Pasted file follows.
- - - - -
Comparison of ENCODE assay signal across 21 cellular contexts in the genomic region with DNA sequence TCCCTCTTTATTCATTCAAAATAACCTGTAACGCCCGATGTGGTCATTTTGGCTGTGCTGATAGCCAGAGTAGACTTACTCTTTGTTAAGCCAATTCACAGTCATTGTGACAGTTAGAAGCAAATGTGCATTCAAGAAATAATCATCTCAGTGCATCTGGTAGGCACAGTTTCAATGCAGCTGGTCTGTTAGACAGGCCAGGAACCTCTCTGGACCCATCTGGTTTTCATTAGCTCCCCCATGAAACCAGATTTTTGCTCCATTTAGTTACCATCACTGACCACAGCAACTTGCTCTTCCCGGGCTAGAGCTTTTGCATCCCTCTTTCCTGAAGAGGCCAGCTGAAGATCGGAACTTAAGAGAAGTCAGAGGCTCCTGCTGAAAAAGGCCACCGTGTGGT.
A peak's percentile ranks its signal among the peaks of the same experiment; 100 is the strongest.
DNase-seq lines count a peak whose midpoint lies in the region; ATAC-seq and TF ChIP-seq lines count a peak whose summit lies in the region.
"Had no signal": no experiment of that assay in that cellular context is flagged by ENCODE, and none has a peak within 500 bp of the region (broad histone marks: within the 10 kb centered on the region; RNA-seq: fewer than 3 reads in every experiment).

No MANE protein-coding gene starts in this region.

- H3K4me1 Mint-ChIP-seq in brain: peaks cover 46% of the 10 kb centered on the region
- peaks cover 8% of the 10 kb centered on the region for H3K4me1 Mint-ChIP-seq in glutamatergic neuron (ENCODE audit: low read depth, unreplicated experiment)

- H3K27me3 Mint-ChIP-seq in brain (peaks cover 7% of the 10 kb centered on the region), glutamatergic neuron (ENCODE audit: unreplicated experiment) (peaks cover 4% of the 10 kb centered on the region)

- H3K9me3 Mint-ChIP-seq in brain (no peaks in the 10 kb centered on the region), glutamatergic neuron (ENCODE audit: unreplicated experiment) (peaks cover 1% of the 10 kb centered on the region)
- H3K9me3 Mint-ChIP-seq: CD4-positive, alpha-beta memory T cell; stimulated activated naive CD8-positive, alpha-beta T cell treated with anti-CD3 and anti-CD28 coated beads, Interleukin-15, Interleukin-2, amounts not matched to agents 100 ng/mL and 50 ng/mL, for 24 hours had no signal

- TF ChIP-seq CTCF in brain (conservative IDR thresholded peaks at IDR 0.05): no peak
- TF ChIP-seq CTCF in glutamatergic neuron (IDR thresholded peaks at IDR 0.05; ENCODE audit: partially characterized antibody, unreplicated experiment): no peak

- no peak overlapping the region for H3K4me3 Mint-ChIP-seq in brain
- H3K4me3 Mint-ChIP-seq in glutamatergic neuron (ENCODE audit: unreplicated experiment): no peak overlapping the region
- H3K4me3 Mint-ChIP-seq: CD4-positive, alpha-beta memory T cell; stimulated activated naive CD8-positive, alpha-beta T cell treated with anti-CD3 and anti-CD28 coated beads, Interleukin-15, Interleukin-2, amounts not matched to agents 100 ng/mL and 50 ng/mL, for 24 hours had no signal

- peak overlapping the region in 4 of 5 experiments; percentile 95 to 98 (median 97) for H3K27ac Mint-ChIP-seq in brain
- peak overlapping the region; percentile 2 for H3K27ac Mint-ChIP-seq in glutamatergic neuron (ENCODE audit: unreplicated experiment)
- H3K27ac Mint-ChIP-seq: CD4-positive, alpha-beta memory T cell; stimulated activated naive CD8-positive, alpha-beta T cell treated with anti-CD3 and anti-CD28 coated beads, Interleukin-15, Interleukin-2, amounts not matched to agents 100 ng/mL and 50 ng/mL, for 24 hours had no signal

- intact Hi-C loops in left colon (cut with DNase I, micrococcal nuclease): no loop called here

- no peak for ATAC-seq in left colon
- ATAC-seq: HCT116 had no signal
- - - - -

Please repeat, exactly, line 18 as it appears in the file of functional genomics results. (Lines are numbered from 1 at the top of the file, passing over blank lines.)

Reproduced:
- H3K27ac Mint-ChIP-seq: CD4-positive, alpha-beta memory T cell; stimulated activated naive CD8-positive, alpha-beta T cell treated with anti-CD3 and anti-CD28 coated beads, Interleukin-15, Interleukin-2, amounts not matched to agents 100 ng/mL and 50 ng/mL, for 24 hours had no signal